The air is heating up when it comes to the subject of banking regulation. The only advice I can offer those considering changes in the regulatory environment is “be careful.”
The main reason for this caution?
John Bogle, the founder and former chief executive of the Vanguard Group, wrote it very succinctly in the Wall Street Journal this morning: “There are few regulations that smart, motivated, targets cannot evade.” (See “Restoring Faith in Financial Markets: http://online.wsj.com/article/SB20001424052748703436504574640523013840290.html#mod=todays_us_opinion.)
Another reason for this caution comes from Mervyn King, governor of the Bank of England: “The belief that appropriate regulation can ensure that speculative activities do not result in failures is a delusion.” Andrew Ross Sorkin provided this quote in the New York Times this morning. (See “Big, in Banks, is in the Eye of the Beholder”: http://www.nytimes.com/2010/01/19/business/19sorkin.html?ref=business.)
According to these two individuals, banks cannot be prevented from engaging in the types of activities that they really want to be engaged in and there is little that supervision can do to keep them from failing due to speculative activities.
In other words, bankers cannot be protected from themselves.
Why is this?
There are two very good reasons. First, in this Information Age, almost anything can be done with cash flows and risk, and regulators will always be behind the curve in trying to catch up with what is going on in the financial sector. After the financial crisis of 2008, this type of behavior has began again in the bigger banking organizations and I would argue that the regulators are already at least three- to six-months behind what these institutions are now doing.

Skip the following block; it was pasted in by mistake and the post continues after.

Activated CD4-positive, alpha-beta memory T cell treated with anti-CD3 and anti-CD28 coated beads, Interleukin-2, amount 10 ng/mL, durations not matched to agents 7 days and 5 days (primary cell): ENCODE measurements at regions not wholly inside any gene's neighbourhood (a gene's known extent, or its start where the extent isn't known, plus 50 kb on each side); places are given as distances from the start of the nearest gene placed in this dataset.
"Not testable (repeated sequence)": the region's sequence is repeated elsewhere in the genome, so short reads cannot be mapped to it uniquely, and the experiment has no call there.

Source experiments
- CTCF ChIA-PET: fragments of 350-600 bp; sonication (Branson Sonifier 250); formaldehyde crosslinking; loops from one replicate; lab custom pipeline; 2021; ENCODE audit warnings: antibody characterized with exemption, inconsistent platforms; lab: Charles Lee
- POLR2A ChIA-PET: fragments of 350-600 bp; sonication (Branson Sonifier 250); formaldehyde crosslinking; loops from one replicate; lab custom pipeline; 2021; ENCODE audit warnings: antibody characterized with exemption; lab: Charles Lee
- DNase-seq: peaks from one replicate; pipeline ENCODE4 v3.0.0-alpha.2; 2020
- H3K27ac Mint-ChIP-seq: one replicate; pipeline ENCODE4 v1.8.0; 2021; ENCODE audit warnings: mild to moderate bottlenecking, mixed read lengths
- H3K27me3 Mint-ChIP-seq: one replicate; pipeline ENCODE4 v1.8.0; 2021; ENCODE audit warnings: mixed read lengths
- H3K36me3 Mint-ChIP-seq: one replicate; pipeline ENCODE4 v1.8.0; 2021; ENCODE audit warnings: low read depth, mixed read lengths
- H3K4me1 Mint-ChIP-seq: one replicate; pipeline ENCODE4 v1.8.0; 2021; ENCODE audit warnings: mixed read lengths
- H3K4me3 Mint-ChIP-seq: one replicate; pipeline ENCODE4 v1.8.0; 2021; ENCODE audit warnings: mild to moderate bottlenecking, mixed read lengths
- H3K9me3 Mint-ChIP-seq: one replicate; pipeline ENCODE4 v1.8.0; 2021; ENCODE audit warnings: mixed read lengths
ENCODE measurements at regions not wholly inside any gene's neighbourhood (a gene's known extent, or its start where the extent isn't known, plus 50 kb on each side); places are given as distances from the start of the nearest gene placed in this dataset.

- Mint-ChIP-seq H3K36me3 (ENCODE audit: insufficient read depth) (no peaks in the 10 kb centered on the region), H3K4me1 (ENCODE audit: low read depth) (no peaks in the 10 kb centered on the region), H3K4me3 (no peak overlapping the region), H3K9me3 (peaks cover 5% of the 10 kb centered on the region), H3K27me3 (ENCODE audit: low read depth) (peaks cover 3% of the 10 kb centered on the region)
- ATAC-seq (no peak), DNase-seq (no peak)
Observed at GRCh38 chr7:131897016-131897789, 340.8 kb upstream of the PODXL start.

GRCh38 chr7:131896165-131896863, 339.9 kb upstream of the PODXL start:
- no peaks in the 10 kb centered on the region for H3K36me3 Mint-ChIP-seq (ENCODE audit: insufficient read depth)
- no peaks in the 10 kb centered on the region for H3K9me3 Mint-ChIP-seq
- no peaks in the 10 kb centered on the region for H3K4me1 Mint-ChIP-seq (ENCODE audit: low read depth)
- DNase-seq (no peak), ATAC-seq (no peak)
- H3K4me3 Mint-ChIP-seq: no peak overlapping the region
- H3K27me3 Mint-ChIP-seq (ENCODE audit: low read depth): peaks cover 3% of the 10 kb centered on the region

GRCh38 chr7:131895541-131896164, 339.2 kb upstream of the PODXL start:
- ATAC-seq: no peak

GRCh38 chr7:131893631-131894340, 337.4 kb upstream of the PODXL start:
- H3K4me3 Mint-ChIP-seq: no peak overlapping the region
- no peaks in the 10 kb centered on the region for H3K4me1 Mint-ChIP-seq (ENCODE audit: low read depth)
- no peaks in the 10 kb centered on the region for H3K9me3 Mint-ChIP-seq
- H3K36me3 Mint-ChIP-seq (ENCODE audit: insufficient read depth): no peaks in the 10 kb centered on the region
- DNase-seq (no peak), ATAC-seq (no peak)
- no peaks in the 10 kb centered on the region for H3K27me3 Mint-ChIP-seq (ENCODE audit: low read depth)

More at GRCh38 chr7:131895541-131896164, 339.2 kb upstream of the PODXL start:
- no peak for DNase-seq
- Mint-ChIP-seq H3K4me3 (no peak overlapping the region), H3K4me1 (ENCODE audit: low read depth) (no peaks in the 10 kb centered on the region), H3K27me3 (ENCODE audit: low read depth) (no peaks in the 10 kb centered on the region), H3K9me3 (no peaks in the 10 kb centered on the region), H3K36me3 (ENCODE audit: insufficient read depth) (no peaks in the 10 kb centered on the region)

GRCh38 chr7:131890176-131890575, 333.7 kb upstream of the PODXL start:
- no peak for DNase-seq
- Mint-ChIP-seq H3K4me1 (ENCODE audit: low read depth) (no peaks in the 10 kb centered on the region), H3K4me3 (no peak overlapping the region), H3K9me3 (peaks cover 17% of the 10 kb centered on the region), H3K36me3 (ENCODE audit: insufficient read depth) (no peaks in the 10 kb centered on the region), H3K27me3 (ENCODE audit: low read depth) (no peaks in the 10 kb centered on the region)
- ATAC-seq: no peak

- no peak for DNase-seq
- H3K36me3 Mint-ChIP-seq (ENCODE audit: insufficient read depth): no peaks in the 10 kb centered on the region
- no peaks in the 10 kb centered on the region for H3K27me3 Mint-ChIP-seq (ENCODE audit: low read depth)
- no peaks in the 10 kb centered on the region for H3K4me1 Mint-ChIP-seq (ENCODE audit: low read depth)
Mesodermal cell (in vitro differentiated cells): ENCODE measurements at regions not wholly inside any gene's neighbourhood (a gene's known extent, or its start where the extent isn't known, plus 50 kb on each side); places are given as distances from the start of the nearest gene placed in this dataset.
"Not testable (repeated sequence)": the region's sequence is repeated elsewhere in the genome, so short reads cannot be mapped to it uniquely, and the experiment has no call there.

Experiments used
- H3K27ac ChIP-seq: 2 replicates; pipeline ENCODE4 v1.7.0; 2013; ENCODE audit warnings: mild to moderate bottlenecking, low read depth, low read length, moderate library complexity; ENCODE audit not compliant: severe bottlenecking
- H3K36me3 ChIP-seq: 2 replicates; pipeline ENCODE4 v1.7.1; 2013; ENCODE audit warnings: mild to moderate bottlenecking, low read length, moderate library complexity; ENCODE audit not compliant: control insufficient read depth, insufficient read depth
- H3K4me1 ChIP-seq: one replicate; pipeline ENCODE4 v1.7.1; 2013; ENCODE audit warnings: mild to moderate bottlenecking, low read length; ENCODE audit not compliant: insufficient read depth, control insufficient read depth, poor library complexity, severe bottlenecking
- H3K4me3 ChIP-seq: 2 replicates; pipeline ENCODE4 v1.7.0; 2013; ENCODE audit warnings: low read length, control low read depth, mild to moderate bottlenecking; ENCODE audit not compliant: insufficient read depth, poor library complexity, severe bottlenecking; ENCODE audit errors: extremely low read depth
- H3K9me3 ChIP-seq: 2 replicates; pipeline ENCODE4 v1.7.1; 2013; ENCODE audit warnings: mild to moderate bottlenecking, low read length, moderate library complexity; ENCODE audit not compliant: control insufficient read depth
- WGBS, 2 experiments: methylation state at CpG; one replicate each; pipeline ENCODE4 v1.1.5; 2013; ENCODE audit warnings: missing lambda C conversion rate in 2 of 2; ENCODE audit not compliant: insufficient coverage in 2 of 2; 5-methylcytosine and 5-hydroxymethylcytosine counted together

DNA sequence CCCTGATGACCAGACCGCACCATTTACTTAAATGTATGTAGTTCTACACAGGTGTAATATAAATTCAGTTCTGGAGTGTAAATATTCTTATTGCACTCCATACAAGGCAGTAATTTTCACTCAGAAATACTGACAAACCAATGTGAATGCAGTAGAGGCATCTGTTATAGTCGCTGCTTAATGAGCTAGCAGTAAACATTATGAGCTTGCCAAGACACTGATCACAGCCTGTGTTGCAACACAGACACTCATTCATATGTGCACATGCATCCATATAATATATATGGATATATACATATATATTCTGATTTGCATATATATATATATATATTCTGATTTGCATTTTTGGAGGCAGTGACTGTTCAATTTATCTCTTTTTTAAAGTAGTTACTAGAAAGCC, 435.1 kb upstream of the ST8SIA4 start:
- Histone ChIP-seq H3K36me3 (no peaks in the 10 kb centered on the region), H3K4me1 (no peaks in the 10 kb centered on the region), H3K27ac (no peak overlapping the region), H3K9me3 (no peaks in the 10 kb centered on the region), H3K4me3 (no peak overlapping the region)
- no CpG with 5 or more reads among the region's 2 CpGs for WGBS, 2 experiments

Second, the financial community is truly global now and the flow of money (information) is very fluid. If something cannot be done somewhere it can always move elsewhere. Discussions about what the BRICs are doing (see the week long series of articles on Brazil, Russia, India, and China in the Financial Times this week) present one picture of how the world is continuing to shrink, financially. Another picture of the flow of funds throughout the world is captured in a recent research paper by MIT’s Ricardo Caballero which is quoted in the recent article in Time magazine: “Did Foreigners Cause America’s Financial Crisis?” by Stephen Gandel. (See http://www.time.com/time/business/article/0,8599,1954240,00.html.)
I would like to make one other point: many people continue to assume that behind active governmental policy and regulation are government officials and bureaucrats that are either more perceptive and talented than their private sector counterparts, or, are less self-serving than their private sector counterparts, or, are better placed to observe how the world works than are their private sector counterparts.
In my estimation, government officials and bureaucrats are not more capable or talented than their private sector counterparts and they are certainly not less self-interested. Furthermore, in my experience in government, they are not better placed or better informed about what is going on in the world. This latter point is one that the economist Friedrich Hayek made over and over again.